Quantum mechanics perfectly fine for problems with fixed number of particles. Say, spectrum of acetylcholine, information transfer through entangled states, transport in nanowires ... Quantum mechanics fails when particle Number Changes: H H + . Then need quantum field theory. Thermal matter with M T requires relativistic quantum field theory. All matter that we know of obeys the Standard Model. So standard model at finite temperature. Pauli, Dirac, Bethe (1930s) ... Weinberg (1972)
Context
Theory
Experiment
The Discovery of the Strong Interactions
Wider context
The atomic nucleus discovered in the scattering of and particles by matter. Positively charged nucleus unstable unless there is a new force to keep it together: the strong interactions. Rutherford (1911) Half a century of discoveries of mesons and baryons. All attempts to understand strong interactions failed. Realization that the true constituents of matter were quarks and gluons. Nambu (1960); Gell-Mann, Ne'eman (1961) Forces between quarks and gluons hundred times stronger than electrodynamics; forces between nucleons is a shadow of these.
Context
Theory
Experiment
Wider context
The Discovery of the Theory of Strong Interactions
A relativistic quantum field theory of quarks developed. Initially faced technical difficulties similar to electrodynamics, but problems resolved. Theory has an intrinsic momentum scale, 200 MeV. Well tested for log(p/) 1: perturbative QCD. Gross, Wilczek, Politzer (1973) Three "flavours" of quarks: light flavours up, down (mu, md ), strange (ms ). Later three heavy flavours discovered (m ). Quarks and gluons confined, seen together only in combinations of mesons and baryons. Remained a theoretical mystery; until a radically new approach developed. Strong interactions: 30 Nobel Prizes to about 50 people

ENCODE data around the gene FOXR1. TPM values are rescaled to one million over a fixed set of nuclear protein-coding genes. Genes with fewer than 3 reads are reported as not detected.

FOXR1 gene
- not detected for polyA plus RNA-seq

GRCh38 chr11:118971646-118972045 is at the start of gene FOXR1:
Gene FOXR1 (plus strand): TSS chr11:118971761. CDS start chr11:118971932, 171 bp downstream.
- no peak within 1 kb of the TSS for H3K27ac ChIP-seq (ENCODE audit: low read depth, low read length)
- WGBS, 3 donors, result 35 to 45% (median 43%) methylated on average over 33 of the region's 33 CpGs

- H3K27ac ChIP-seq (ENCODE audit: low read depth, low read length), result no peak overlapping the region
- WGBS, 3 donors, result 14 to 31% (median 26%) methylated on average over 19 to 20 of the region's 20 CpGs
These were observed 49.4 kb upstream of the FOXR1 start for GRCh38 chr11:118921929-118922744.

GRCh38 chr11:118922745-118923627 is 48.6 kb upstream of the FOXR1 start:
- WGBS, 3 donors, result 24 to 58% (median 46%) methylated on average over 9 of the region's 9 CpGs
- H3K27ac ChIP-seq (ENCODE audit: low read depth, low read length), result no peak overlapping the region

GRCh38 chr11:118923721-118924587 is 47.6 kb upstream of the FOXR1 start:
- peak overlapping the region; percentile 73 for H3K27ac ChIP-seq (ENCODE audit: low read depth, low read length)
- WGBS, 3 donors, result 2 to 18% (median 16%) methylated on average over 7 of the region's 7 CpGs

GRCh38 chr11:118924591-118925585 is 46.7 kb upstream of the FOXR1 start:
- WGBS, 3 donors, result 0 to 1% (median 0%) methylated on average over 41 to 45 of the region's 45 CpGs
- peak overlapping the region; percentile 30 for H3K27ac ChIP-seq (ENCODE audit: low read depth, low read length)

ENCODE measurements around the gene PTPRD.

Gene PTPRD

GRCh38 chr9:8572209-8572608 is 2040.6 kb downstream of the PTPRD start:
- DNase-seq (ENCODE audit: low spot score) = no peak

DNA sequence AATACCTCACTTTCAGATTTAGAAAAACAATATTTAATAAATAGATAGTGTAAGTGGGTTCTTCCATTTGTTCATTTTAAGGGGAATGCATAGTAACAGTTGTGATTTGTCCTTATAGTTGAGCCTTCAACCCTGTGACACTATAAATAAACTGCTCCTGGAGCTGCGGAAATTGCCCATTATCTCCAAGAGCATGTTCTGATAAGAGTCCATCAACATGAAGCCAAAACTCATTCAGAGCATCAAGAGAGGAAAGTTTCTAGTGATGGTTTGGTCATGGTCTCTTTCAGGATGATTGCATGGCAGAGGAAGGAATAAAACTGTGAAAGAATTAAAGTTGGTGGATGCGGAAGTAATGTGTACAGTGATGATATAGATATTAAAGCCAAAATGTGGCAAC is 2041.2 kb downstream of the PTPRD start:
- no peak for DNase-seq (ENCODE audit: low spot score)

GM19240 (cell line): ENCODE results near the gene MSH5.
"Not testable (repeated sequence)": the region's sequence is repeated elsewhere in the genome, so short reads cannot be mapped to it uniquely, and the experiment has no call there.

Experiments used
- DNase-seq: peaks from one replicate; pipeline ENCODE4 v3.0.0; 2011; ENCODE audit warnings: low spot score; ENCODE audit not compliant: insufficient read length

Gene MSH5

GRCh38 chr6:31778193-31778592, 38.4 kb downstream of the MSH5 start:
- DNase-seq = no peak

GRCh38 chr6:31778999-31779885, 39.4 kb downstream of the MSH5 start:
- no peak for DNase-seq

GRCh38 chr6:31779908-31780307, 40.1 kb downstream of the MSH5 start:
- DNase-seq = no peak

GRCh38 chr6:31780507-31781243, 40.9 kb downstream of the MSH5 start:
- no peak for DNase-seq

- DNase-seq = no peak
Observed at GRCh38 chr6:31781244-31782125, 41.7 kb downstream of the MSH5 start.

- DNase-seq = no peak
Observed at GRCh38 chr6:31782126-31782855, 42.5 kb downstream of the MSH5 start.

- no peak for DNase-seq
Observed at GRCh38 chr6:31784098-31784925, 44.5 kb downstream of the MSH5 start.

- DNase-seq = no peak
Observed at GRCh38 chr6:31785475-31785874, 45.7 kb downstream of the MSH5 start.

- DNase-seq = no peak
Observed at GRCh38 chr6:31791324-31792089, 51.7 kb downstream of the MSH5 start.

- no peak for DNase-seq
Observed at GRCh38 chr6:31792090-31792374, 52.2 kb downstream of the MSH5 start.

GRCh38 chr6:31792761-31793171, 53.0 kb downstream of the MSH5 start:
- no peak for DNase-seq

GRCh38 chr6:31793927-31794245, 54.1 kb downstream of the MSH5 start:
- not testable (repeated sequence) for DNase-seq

Context
Theory
Particle content
Experiment
Wider context
Context
Theory
Little bangs
Experiment
Wider context
Recreate the conditions of the big bang in controlled experiments in a lab: relativistic collisions of heavy ions. Create a fireball which thermalizes at high temperature, then expands and cools. Size of the fireball 10 femto meters. Detectors placed 10 meters away. See only the late stages of the bang. Similar to today's telescopes looking back for traces of the big bang. Main difference: small bangs can be repeated. Statistical accuracy as high as you want. CERN SPS 1980s, BNL RHIC 2000s, CERN LHC 2010s, GSI FAIR 2020s ...
Context
Theory
A typical experiment
Experiment
Wider context
Context Outline
Theory
Experiment
1 Why study hot matter? 2 The theoretical puzzle 3 Looking for a critical point in a collider 4 The three revolutions in science
Wider context
Context
Theory
Experiment
Post-colonial quantum field theory
xi , ti |xf , tf
Wider context
time
space
Context
Theory
Experiment
Post-colonial quantum field theory
xi , ti |xf , tf
Wider context
time
space
Context
Theory
Experiment
Post-colonial quantum field theory
xi , ti |xf , tf
Wider context
time
space
Context
Theory
Experiment
Post-colonial quantum field theory
xi , ti |xf , tf
Wider context
time
space
Context
Theory
Experiment
Post-colonial quantum field theory
Wider context
xi , ti |xf , tf = xi , ti |xm, tm xm, tm|xf , tf xm
time
space
Context
Theory
Experiment
Post-colonial quantum field theory
Wider context
xi , ti |xf , tf = xi , ti |xm, tm xm, tm|xf , tf xm